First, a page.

A Prophet’s Voice

A dear friend to BYU and its students, President Gordon B. Hinckley (1910–2008) had enduring influence on all who heard him. 

No stranger to BYU, President Hinckley visited campus often, as when he renamed the stadium in LaVell Edwards' honor.

No stranger to BYU, President Hinckley visited campus often, as when he renamed the stadium in LaVell Edwards’ honor.

I was surprised by how much his death affected me. Like millions of others, I revered Gordon B. Hinckley as a prophet, I respected his leadership, and I admired his strengths. But we were not personally acquainted, and I knew his time was coming. So when I spoke of his passing with coworkers the day after he died, I was unprepared for the emotions that tumbled out with my words. Later that week I heard a recording of his voice and was again startled by the strong sense that I would dearly miss this great man.

As I reflected on the source of those emotions, I realized that President Hinckley had become a familiar presence on this campus during his time as prophet—which has coincided with my time at BYU Magazine.I joined the staff here just four months after Gordon B. Hinckley became President of The Church of Jesus Christ of Latter-day Saints, and in the dozen years that followed, I was a journalistic fly on the wall for many of his campus visits. I was there for devotionals and inaugurations, groundbreakings and dedications, and even a couple of birthday parties. I transcribed his impromptu remarks and edited his prepared speeches for the magazine. I interviewed people about their feelings for President Hinckley, and I spent hours and days and weeks preparing printed tributes in his honor.

Through all of this, I did not become a part of President Hinckley’s life, but he became a part of mine. And the same could be said by most anyone who has worked or taught or studied on this campus in the last decade. He visited BYU dozens of times as the prophet, and his influence on students, programs, and facilities is unquestionable. Even before he became President of the Church, he was a regular presence in Provo. From my own time as a student, a small wire-bound notebook records 10 articles of belief he declared in a Sunday-evening fireside when he was First Counselor to President Ezra Taft Benson. A younger me, a recently-returned-missionary me, sat in a hard, yellow Marriott Center seat and listened to President Hinckley’s kindly voice rise and fall as he stated his belief that he—and I—could make a difference in the world. “It may be ever so small,” he said, “but it will count for the greater good. The goodness of the world in which we live is the accumulated goodness of many small and seemingly inconsequential acts.”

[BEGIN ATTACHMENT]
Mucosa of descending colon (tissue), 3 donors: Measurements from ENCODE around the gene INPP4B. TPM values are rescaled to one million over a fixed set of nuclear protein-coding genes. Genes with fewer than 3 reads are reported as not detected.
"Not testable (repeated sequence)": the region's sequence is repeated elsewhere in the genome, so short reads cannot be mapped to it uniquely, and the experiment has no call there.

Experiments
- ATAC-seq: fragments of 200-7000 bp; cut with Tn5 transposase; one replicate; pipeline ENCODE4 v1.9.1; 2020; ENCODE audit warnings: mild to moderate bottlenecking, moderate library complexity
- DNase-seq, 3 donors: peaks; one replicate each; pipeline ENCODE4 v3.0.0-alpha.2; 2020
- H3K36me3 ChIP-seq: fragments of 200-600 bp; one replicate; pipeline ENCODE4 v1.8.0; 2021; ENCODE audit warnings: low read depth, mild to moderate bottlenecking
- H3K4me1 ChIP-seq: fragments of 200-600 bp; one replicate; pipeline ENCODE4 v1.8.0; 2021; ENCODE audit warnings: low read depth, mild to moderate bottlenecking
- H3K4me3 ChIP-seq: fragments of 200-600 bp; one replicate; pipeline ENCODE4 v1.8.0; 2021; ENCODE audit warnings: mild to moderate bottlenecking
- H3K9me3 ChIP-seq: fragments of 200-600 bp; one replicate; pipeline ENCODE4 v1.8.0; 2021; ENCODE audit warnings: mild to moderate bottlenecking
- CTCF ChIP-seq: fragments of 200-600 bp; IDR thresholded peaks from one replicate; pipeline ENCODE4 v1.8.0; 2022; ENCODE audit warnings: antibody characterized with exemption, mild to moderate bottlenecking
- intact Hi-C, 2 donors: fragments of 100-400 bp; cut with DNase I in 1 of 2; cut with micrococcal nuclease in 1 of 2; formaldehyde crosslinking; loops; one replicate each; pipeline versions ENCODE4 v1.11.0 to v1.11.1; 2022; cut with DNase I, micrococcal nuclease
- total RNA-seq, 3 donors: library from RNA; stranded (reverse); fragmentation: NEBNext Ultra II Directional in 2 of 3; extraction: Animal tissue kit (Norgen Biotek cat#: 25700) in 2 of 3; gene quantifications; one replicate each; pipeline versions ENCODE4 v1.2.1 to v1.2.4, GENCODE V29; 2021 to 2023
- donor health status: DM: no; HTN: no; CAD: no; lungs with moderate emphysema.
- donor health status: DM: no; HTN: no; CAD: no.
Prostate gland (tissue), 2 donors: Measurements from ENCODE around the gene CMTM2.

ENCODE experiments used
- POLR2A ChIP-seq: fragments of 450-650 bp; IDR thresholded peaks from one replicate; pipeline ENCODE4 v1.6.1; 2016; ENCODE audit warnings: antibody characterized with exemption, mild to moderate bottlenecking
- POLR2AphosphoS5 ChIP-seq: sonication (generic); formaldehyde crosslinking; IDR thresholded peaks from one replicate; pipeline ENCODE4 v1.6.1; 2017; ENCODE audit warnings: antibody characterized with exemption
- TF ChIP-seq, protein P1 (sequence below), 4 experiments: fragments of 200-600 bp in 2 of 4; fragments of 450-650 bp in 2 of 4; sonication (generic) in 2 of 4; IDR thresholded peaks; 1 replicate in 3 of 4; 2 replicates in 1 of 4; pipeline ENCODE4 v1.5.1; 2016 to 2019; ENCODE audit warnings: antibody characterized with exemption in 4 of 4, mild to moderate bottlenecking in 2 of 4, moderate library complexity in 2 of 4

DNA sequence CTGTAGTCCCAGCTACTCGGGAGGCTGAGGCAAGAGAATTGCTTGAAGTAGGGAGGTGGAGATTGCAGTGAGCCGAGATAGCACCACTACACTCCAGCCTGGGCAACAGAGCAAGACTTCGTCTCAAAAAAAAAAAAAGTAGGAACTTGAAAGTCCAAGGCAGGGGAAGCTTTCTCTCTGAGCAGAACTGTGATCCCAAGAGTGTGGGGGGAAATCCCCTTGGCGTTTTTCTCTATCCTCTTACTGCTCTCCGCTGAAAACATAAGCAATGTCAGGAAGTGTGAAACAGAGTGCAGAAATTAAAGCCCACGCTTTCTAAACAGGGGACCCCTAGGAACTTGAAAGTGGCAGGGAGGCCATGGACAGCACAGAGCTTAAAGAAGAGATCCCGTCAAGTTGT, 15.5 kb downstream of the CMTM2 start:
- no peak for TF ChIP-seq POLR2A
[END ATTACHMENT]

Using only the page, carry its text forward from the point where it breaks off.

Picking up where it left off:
Years later I sat with two ambassadors from Oman outside President Hinckley’s office in Salt Lake City. With photographer Bradley H. Slade (BFA ’94), I was shadowing the ambassadors during their visit to BYU; next on the itinerary was a private meeting with the First Presidency, during which Brad and I would wait in the hall. After a few minutes, a door opened and the ambassadors were invited in. As they entered the room, we did not see President Hinckley, but we heard his enthusiastic greeting as his ringing voice just escaped the closing door.

“What a great voice,” mused Brad, as both of us smiled. To this day neither Brad nor I can recall the exact words of welcome President Hinckley expressed, but we both clearly remember the quality of the voice. Energetic and friendly, cheerful and optimistic, it was a voice that conveyed both warmth and wisdom. It was a voice that lifted others, and it was a voice I had come to love during my time on this campus. So often that voice welcomed and lifted me and thousands of others, just as it welcomed and lifted the Omani ambassadors that day (who emerged, smiling broadly, from the meeting a short time later). It was a voice that made everyone who heard it feel that the owner of the voice was a dear friend, even if they had never before met. It was a voice that welcomed the world, and in its loving welcome, that voice—a far-from-inconsequential thing—made a lasting difference.

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